There is a significant increase in cell activity with 750 pg/ml of methylcobalamin with PMA compared to all other concentrations of methylcobalamin () (Figure 5(a)). There is no significant statistical difference in NO production between cells with and without PMA at the same concentrations of methylcobalamin (Figure 5(b)) (). The morphology of the cell (Figure 6) shows distinct changes from cells incubated with the addition of methylcobalamin. When incubated with the lowest clinical value of methylcobalamin 200 pg/ml (Figure 6(c)) the cells are elongated rather than cobblestone; they have a reduced cytoplasm and a rougher cell surface and they appear to have lost their ability to form a monolayer in comparison to the control Caco-2 cells (Figure 6(a)). Indeed, their overall appearance looks similar to that of the cells in the PMA control (Figure 6(b)) where the rougher cell surface is also associated with a change of the shape of the nucleus and a tendency towards more spiked cell morphology. The cells incubated with the highest dose of methylcobalamin 1000 pg/ml showed a mixed cell population where those on the tissue culture plastic demonstrated a flatter more rounded morphology, with a large round nucleus and a cytoplasm ratio akin to that of the cell control (Figure 6(a)) but these unlike the cell control were covered with a number of cells more representative of the PMA control with a more irregular nucleus and a reduction in cytoplasm (Figure 6(b)).

Figure 5: Colorectal adenocarcinoma (Caco-2) cells after 24-hour culture with 150 ng/ml phorbol 12-myristate 13-acetate (PMA) and methylcobalamin (0, 200, 500, 750, and 1000 pg/ml). (a) Cell activity as measured by MTT; (b) nitric oxide production (significantly increased ).
Figure 6: Colorectal adenocarcinoma (Caco-2) cells after 24-hour culture with (a) 150 ng/ml phorbol 12-myristate 13-acetate (PMA) (b) and 200 pg/ml methylcobalamin (c) or 1000 pg/ml methylcobalamin (d).
3.3.2. Hydroxocobalamin

No significant difference was observed in cell activity with PMA () (Figure 7(a)). However, NO production was significantly reduced with the addition of 200 pg/ml hydroxocobalamin (Figure 7(b)) (). Imaging of cell morphology highlighted a clear morphological change in Caco-2 cells incubated with PMA and hydroxocobalamin (Figure 8). As described cells incubated with PMA demonstrate an irregular nucleus and a lack of typical cobblestone morphology (Figure 8(b)), displaying filopodia extensions. Cells incubated with 150 ng/ml hydroxocobalamin start to demonstrate features of both populations with cells demonstrating regular nuclei and fewer projections (Figure 8(c)). Cells further resemble the controls cells when exposed to 1000 pg/ml hydroxocobalamin (Figure 8(d)), the cell shape and size having become regular; however the cells have not yet formed clear clusters seen in control cells (Figure 8(a)).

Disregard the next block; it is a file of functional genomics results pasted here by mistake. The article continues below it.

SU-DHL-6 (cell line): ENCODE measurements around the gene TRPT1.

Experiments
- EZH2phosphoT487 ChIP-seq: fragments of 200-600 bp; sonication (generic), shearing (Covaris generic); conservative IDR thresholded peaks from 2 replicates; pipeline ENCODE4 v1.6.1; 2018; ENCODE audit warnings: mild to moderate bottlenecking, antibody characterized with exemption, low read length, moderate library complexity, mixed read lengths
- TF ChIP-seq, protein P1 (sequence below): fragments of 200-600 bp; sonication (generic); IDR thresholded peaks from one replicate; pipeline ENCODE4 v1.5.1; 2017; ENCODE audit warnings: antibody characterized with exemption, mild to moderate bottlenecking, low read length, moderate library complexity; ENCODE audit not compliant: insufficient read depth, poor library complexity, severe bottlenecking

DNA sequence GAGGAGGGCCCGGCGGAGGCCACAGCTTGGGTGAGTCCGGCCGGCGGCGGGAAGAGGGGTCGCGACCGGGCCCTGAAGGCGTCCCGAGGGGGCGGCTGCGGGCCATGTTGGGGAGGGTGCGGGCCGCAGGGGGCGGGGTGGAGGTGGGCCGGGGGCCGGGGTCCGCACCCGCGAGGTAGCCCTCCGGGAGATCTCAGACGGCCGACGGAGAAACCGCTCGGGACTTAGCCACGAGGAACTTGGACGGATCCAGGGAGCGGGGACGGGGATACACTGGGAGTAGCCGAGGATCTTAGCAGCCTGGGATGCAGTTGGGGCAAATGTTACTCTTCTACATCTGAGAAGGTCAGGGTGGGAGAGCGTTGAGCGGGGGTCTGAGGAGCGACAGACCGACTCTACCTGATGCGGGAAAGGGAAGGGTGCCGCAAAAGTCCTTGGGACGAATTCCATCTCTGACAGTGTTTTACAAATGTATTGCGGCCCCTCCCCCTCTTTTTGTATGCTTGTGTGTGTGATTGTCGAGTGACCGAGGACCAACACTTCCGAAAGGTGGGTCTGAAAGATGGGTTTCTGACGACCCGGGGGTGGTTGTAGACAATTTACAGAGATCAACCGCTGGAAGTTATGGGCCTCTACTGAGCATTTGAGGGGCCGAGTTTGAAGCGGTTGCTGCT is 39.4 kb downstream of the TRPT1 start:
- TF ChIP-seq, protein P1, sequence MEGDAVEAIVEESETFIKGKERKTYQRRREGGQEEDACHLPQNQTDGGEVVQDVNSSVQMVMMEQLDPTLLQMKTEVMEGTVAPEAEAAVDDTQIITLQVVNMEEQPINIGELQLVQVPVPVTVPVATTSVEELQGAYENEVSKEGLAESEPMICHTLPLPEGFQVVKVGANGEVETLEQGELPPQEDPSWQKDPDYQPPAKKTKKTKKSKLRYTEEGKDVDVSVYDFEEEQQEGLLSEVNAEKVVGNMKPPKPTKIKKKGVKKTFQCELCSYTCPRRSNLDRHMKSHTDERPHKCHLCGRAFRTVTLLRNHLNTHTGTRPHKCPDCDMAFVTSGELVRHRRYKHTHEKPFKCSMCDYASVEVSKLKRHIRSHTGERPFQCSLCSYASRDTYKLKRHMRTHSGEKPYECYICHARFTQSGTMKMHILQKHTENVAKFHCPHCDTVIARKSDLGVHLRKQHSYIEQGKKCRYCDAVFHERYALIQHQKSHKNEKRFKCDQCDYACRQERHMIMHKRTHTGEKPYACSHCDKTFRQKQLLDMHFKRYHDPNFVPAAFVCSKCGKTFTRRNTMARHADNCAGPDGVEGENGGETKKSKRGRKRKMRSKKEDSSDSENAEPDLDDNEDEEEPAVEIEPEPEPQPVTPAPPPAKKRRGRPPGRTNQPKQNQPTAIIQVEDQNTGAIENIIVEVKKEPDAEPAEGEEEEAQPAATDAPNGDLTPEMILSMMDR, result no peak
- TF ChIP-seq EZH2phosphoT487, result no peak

Figure 7: Colorectal adenocarcinoma (Caco-2) cells after 24-hour culture with 150 ng/ml phorbol 12-myristate 13-acetate (PMA) and hydroxocobalamin (0, 200, 500, 750, and 1000 pg/ml): (a) cell activity as measured by MTT; (b) nitric oxide production.
Figure 8: Colorectal adenocarcinoma (Caco-2) cells after 24-hour culture with (a) 150 ng/ml phorbol 12-myristate 13-acetate (PMA) (b) and 150 pg/ml hydroxocobalamin (c) or 1000 pg/ml hydroxocobalamin (d).

4. Discussion

For this study, PMA was used as the inducer of inflammation as described by Chen and Kitts [15]. PMA activates protein kinase C (PKC) in epithelial cells [17] by mimicking diacylglycerol, a natural ligand to PKC. It has been used to promote inflammation both in vitro [15, 16, 18] and in vivo [19]. 200 mg/ml PMA showed the greatest increase in NO production (Figure 1) along with the greatest increase in cell activity (Figure 2). However, a distinct increase in both cell activity and NO production was seen from concentrations as low as 100 ng/ml of PMA. Cell morphology showed clear alterations from the formation of cell clusters with a smooth cobblestone appearance to rougher surface morphology where the individual cell nucleus was larger and the cells were less uniform with the addition of PMA (Figure 3). Similar morphological changes have been observed in other studies, where cells incubated with PMA and IFN-γ showed changes when viewed using phase contrast microscopy [16]. Due to the insidious nature of inflammatory disease a midrange activation concentration of 150 ng/ml of PMA was chosen for the model as this dose generated a significant increase in cell activity alongside moderate increase in NO production which can be associated with low grade inflammation.